17. Trueta, J. Studies of the development and decay of the human frame. London, Heinemann, 1968.

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Fig. 1 : A photograph of the anterior aspect of thigh showing the four perforators (PT) originating from the profunda femoris (P). Nutrient arteries (n1, n2) are seen supplying the femur bone (Fb). AL : Adductor longus; F : Femoral artery.

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Fig . 2 Dissected specimen of the anterior surface of the thighshowing the four perforators (PT) originating from the profundafemoris artery (P) and piercing the adductor magnus (AM). Anutrient artery (n) is seen arising from the second perforator (PT2). A periosteal branch (>>) from the terminal part of the profundafemoris artery (P) is seen crossing the anterior aspect of thefemur. F : Femoral artery ; L : lateral circumflex femoral artery.

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Fig. 3 : A dissected femoral diaphysis (Fb) showing the femoral artery (F) and its branches, the profunda femoris (P), the medial (M) and the lateral circumflex femoral artery (L). The lateral circumflex femoral artery (L) is seen arising from the femoral artery and giving its ascending (a), transverse (t) and descending (d) branches.

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Fig. 4 : Posterior view of the upper femoral bone (Fb) showing a single nutrient foramen (N) at the upper end of linea aspera.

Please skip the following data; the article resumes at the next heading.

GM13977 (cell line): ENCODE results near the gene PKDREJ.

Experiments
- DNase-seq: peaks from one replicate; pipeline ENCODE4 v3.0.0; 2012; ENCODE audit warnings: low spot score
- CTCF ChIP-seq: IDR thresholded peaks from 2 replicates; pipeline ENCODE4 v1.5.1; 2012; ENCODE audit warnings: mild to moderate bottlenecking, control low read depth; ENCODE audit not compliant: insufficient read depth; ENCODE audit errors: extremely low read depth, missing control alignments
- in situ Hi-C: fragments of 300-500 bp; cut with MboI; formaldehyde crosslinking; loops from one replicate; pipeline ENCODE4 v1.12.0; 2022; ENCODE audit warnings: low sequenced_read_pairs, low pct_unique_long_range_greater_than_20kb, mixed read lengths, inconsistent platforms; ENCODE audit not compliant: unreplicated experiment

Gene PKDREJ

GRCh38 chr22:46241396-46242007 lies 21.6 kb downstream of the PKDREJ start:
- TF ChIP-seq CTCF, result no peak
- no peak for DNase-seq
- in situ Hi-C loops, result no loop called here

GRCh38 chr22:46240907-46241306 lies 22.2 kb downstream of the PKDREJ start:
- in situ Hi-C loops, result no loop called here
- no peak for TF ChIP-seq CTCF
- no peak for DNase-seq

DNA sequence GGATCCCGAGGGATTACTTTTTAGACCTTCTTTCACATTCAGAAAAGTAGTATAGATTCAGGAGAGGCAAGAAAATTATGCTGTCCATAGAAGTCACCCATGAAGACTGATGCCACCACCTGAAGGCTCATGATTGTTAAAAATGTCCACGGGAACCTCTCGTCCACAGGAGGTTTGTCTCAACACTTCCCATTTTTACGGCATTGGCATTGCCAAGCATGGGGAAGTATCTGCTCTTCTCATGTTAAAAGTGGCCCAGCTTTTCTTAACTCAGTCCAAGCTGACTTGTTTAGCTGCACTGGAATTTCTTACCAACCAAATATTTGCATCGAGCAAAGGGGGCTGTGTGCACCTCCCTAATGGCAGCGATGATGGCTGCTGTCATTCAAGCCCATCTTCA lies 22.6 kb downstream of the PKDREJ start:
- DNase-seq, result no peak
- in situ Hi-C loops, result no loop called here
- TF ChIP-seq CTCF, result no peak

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Fig. 5 : An angiogram of the perfused femur (Fb) showing the femoral (F), profunda (P) and lateral circumflex femoral arteries (L) with its ascending (a) and descending (d) branches. It shows double nutrient arteries (n1, n2) arising from the first and second perforators. An anastomotic loop (¬) between the descending branch of the first nutrient artery and the ascending branch of the second one is seen.

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Fig. 6 : Angiogram of the perfused femur (Fb) showing double nutrient arteries (n1, n2) arising from the first and second perforators which are branches of profunda femoris (P) that originates from the femoral artery (F). There is no anastomotic loop between the two nutrient arteries.

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Fig. 7 : A transverse section from the human femur showing the outer part of the cortex near the periosteum. The vessels inside the lumen of the Haversian canal (H) is seen (Hematoxylin and eosin X 100).

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Fig. 8 : A transverse section from the human femur showing the outer part of the cortex near the periosteum. Vessels of Haversian canal (H) are seen (hematoxylin and eosin X 1000).

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Fig. 9 : Nutrient artery after entering the medullary portion of the human femur (hematoxylin and eosin X 100).

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Fig. 10 : A longitudinal section of the cortex. The perpendicular vascular system permeates the whole cortical thickness from the endosteum to the periosteum (hematoxylin and eosin X 200).

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Fig. 11 : A vascular tubelike vessel extending from the periosteal surface and entering the cortex. Its wall is composed solely of endothelium (hematoxylin and eosin X 100).